No: if you give money to the poor, or you use it to help a sick person,

or to provide for your family’s needs,

money is a very good thing.

And money well-earned is also good thing.

 

Does He mean money that is gotten by dishonest or sinful means is bad?

Maybe.

 

But He seems to have something more in mind here.

Earlier I said there were 2 keys to understanding this passage.

Now comes the 2nd key,

which are the words Jesus uses to sum upHhis whole sermon:

“No servant can serve two masters.

He will either hate one and love the other,

or be devoted to one and despise the other.”

And then the conclusion: “You cannot serve both God and mammon.”

 

Now, the underlying Greek word translated earlier as “wealth”

—as in “unrighteous wealth”—

is actually the same word now translated as “Mammon”

–wealth and mammon, same word, same thing.

So what Jesus is saying is,

a man who loves worldly wealth (mammon) more than he loves God

winds up not loving God:

in other words, you become unrighteous.

So “unrighteous wealth” isn’t merely money that’s gotten by dishonest means,

but money that you love more than God Himself!

 

Worldly wealth—money, riches, property, etc.—isn’t in and of itself evil.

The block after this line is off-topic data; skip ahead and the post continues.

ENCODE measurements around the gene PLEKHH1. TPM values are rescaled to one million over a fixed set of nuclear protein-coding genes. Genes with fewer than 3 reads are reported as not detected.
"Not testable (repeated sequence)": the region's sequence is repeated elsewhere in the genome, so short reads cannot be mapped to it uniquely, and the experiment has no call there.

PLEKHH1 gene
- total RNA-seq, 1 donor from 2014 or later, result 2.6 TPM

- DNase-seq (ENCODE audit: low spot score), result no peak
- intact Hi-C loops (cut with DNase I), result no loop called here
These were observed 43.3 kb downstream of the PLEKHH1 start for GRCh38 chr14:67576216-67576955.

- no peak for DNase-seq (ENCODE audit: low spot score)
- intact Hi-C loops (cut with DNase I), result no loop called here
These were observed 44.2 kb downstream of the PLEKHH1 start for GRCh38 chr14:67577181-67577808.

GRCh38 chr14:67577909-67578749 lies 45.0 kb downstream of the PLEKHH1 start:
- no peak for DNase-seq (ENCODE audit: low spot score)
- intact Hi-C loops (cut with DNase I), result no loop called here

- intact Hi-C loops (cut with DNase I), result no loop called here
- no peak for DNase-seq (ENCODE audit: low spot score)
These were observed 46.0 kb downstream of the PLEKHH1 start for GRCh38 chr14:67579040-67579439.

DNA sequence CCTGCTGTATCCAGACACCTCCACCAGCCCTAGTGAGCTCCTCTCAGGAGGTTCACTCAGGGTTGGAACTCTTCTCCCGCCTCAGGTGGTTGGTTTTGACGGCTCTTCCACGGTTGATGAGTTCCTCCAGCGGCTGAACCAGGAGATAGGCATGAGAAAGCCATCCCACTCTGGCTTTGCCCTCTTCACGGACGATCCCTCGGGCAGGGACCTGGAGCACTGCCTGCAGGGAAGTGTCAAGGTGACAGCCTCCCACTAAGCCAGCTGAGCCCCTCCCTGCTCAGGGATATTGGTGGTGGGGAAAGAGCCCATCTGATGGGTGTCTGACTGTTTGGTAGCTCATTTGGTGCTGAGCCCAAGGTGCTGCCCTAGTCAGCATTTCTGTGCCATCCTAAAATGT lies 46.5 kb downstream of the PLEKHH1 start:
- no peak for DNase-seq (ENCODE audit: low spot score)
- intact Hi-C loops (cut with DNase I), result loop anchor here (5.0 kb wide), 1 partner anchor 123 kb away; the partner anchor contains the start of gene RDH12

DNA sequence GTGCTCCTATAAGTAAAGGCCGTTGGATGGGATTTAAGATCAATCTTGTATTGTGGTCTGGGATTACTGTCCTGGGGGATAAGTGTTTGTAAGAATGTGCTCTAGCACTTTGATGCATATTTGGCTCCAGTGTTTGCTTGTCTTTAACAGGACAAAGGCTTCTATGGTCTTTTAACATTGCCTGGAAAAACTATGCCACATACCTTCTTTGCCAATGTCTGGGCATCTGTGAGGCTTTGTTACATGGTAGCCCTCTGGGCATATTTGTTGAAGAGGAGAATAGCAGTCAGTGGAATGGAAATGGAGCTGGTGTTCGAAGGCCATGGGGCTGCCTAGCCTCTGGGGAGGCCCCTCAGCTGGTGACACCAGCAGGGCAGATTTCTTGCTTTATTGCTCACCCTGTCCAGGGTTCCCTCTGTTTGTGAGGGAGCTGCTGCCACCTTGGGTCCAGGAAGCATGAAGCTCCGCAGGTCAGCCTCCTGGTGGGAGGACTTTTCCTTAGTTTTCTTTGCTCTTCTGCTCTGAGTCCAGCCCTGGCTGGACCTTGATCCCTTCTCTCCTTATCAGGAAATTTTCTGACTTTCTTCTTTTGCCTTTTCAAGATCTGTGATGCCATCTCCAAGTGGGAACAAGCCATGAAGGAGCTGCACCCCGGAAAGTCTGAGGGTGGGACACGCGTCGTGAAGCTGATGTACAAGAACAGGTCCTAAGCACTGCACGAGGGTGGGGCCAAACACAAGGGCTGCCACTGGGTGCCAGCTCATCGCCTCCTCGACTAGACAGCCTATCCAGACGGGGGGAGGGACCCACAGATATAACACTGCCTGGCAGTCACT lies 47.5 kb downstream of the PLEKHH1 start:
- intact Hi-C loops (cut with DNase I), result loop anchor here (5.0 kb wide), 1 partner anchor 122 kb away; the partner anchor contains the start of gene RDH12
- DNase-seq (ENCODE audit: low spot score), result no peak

But when you love money as if it were God, then you have a big problem.

Because the first of the 10 Commandments is very clear:

I am the Lord your God…You shall have no other gods before me.”

And all the commandments are summarized

in what Jesus calls the “great commandment”:

“Hear, O Israel: The Lord our God, the Lord is one.

Love the Lord your God with all your heart

and with all your soul and with all your strength.”

 

Now let’s return to our problematic sentences.

First:

“the master commended that unrighteous steward for acting prudently.”

Note, he commended him not for his unrighteousness,

but for his prudence, or wisdom or cleverness.

Then, again, he goes on:

“make friends for yourselves with unrighteous wealth,

so that when it fails,

you will be welcomed into eternal dwellings.”

In other words,

“be clever

and take that stuff you love more that God

and use it for doing some good,

and maybe you can get into heaven.”

 

Okay, now we’re getting somewhere.

But we still have a problem: